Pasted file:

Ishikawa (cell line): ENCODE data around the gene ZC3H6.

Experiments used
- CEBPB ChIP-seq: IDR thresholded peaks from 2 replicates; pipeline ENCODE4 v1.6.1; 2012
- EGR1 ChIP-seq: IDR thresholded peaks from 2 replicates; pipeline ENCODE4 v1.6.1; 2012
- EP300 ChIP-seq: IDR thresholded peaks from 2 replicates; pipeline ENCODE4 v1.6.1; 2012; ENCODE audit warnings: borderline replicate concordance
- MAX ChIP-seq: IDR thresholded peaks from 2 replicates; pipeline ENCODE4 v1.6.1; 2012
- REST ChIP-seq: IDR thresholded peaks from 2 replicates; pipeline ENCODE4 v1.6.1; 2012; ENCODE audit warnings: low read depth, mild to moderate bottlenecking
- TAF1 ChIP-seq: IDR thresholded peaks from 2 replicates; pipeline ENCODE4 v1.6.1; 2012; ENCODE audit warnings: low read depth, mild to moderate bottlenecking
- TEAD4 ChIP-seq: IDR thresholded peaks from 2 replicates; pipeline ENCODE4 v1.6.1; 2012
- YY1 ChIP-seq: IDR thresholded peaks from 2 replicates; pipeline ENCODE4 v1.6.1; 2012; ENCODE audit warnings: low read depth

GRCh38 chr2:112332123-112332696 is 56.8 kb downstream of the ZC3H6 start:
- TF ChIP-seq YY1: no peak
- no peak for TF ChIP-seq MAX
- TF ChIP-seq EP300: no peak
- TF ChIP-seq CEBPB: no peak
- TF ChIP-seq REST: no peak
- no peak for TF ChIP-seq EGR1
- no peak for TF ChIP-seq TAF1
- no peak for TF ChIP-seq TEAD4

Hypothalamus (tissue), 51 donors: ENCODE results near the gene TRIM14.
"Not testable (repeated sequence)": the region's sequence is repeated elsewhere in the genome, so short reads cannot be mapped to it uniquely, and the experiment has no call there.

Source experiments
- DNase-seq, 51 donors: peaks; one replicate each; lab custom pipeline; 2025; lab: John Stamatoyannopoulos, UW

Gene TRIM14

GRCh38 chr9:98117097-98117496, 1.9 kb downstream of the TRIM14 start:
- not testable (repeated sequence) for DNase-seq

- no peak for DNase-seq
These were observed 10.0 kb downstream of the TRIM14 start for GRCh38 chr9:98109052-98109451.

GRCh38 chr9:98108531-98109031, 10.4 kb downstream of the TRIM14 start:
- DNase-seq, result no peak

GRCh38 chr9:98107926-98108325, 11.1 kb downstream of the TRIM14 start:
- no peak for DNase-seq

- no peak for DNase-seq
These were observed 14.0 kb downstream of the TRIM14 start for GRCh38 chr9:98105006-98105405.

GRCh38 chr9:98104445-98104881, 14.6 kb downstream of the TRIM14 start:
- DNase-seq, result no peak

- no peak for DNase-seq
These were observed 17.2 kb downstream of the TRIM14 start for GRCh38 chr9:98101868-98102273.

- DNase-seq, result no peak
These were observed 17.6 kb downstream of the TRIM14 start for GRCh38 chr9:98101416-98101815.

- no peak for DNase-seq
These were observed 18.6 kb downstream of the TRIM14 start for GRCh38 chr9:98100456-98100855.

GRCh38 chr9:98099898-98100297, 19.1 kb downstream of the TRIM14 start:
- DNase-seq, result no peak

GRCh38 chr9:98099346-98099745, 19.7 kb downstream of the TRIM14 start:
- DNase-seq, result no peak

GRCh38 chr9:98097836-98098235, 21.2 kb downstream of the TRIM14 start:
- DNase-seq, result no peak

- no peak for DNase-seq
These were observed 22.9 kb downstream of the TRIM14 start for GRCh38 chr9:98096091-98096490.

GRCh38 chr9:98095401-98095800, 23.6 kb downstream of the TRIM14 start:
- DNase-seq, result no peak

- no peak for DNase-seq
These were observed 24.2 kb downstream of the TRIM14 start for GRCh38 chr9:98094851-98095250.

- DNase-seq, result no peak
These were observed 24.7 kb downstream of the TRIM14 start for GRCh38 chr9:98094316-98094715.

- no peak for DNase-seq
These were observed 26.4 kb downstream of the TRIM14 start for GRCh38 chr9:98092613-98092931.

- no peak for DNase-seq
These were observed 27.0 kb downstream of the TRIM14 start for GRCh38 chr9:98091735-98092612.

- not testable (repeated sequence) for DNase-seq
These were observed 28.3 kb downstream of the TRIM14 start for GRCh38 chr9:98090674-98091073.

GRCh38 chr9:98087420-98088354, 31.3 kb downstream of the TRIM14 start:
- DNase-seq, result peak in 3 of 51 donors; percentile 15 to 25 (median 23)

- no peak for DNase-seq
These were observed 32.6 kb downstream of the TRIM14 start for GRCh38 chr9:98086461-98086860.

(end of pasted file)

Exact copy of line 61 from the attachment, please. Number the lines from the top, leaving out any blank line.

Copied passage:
- not testable (repeated sequence) for DNase-seq